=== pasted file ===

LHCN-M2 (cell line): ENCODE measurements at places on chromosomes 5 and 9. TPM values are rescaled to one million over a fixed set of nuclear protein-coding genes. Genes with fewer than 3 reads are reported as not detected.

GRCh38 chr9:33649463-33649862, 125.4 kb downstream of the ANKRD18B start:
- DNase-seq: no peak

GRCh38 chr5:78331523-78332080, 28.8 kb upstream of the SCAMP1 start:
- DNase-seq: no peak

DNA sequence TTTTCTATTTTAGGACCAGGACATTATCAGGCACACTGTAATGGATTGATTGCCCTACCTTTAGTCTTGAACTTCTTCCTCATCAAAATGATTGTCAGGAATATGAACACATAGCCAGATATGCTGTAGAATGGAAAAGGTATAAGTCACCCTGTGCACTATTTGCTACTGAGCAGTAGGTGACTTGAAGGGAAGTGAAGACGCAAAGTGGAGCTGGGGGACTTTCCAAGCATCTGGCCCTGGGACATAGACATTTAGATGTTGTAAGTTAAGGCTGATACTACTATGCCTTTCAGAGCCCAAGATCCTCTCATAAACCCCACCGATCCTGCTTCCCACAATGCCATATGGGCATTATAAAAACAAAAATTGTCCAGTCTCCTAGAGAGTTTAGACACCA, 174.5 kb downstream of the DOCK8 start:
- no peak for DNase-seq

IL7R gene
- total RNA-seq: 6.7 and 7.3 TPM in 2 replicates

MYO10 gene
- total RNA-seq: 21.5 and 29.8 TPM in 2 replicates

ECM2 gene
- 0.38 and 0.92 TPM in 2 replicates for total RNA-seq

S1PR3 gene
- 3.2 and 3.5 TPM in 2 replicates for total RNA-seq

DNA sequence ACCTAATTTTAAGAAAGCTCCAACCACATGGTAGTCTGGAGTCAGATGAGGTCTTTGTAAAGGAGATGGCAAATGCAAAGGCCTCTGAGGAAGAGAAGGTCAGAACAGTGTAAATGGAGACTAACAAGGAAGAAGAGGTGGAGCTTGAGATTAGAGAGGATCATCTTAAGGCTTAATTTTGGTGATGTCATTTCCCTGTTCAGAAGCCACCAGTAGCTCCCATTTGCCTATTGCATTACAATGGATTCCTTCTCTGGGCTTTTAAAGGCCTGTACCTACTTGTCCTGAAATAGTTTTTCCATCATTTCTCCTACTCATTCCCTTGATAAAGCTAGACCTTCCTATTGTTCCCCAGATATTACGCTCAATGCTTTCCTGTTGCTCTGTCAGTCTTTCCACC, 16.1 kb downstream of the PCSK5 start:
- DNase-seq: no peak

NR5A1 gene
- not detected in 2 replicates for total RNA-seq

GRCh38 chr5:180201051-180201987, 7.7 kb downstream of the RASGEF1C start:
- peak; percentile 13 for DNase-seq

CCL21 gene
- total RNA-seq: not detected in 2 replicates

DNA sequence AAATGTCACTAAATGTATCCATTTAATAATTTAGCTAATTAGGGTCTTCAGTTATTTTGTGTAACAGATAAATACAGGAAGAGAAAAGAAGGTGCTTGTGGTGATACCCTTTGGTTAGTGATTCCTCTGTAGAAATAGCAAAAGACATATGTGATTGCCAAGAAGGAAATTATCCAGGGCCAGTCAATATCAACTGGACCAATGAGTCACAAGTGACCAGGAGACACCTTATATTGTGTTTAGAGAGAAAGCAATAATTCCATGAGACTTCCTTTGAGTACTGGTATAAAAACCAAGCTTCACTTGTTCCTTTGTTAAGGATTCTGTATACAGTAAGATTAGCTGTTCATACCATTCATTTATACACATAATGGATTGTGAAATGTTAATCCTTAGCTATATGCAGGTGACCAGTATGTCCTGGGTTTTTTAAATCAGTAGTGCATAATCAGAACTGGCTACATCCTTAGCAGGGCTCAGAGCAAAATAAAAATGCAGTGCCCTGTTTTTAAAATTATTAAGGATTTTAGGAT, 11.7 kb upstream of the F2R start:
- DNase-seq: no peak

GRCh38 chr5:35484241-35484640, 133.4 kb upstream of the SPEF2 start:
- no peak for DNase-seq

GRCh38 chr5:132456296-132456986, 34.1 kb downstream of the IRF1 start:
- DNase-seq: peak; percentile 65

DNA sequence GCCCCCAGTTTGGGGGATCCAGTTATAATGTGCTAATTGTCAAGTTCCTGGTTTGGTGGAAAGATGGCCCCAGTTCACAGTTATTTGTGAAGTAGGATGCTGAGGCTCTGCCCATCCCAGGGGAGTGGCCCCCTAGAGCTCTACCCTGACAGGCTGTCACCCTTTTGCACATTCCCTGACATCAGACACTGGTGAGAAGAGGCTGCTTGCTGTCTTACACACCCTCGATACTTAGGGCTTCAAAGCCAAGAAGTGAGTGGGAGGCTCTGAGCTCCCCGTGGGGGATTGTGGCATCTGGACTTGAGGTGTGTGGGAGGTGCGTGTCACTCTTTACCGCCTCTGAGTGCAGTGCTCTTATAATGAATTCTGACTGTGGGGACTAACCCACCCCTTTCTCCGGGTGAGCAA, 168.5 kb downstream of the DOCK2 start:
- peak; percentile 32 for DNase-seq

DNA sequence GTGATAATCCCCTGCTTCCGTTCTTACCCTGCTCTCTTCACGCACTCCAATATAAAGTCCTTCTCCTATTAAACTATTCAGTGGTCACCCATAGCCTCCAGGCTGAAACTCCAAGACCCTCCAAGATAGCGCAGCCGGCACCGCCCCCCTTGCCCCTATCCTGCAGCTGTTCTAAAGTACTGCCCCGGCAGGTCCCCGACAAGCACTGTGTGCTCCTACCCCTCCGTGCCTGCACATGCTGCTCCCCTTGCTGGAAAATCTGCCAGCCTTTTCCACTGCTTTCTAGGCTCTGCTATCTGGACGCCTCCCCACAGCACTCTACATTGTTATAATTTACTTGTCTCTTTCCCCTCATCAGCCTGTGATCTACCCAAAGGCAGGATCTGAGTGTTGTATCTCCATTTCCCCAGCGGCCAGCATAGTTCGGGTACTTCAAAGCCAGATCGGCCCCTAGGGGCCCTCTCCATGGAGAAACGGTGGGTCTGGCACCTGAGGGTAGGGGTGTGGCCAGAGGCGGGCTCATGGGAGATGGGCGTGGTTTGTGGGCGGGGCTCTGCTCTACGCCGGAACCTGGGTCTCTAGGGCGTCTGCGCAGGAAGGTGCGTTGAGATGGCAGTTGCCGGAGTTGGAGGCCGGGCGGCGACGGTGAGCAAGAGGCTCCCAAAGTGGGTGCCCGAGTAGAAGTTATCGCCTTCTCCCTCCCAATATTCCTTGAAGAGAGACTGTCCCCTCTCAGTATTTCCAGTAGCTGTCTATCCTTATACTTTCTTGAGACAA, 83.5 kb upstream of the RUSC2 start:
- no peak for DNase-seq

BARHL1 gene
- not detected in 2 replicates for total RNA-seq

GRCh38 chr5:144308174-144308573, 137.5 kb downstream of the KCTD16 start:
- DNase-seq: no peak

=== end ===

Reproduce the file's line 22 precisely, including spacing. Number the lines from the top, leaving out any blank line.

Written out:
CCL21 gene